Hundreds sought out Red Cross shelters, visited mobile insurance trucks and frantically booked hotel rooms. Helicopters whirred through the valleys, and planes soared over the peaks, dumping bright-red flame retardant on the woods. The smell of smoke permeated the air. High winds threatened to spread embers.

Dread was mixed with signs of normalcy. Restaurants and stores remained open, the smoking hills visible out the windows. Garbage trucks trundled along streets as scheduled. In coffee shops, residents shared experiences and whispered rumors.

Most residents of the affected area of Colorado Springs split into two groups: those whose homes were destroyed and those who wondered if theirs was safe. The Croslins still remained in the latter group.

David Croslin, 55, and his family had moved into the home of a friend who was out of town. It was across the valley from their home in the Hunters Point subdivision, where they have lived for 16 years with eight children, five of them — ages 8 to 17 — still at home.

The mundane has been foreign since Tuesday afternoon, when Hunter and Parker Croslin, 8 and 9 years old, were watching “Star Wars” in their living room. Parker looked out the window and spotted fire.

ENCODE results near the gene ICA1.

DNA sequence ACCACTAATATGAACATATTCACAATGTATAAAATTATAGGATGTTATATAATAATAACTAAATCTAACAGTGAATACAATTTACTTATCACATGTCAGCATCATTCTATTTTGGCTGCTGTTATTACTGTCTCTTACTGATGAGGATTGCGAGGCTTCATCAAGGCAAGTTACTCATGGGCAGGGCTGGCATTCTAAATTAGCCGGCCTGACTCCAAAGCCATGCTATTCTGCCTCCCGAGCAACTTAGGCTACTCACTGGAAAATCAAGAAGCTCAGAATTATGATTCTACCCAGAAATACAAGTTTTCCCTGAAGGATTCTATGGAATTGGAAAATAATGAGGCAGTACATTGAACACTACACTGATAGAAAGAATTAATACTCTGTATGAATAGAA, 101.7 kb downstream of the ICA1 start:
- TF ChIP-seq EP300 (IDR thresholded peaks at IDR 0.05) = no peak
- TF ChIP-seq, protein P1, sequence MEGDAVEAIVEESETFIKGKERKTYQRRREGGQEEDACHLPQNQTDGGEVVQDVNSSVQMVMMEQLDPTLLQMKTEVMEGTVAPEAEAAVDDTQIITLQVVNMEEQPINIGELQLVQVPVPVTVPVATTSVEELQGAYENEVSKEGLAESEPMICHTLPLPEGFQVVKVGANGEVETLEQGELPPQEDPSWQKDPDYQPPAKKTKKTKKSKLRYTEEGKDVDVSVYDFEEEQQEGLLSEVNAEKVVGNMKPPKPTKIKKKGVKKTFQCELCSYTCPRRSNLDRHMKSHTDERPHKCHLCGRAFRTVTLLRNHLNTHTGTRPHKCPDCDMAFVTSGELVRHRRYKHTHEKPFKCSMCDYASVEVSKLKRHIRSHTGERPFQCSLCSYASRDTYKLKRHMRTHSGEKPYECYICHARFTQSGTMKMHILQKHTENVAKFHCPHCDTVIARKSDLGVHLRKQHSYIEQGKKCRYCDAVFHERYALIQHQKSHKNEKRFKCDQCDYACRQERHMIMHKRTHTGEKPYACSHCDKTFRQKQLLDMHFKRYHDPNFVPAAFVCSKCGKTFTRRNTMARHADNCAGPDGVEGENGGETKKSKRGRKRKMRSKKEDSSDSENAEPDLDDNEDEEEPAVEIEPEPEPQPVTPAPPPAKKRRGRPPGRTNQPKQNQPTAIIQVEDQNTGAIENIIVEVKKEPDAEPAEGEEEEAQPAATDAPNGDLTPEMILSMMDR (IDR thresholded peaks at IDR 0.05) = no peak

Olivia Croslin holds her dog Cisco in friend’s house. The family of seven, and two other dogs, fled their own home on Tuesday. (Trevor Brown, Jr./For The Washington Post)

“The smoke was moving super-fast,” Parker said.

Hunter ran into the kitchen and told his mother, “I see flames.” On the phone with a friend, Suzanne, 52, brushed off the worry as an 8-year-old’s panic. Hunter persisted. When she looked out the window, she immediately hung up, woke her husband from a nap and told the boys to get ready to leave. Smoke made it hard to breathe. Within 10 minutes, an emergency evacuation had been ordered.

“To see the fire racing down the hill, knowing it’s going to hit those homes, was terrifying,” Suzanne said. “How would I feel if that was mine? We may find out.”

Kristina, Olivia and Jolie – ages 17, 12 and 11 – had been shopping at the pet store inside Chapel Hills Mall, on the other side of the valley and about two miles away. They could smell smoke from inside, and when they walked out, they could see the hill in flames.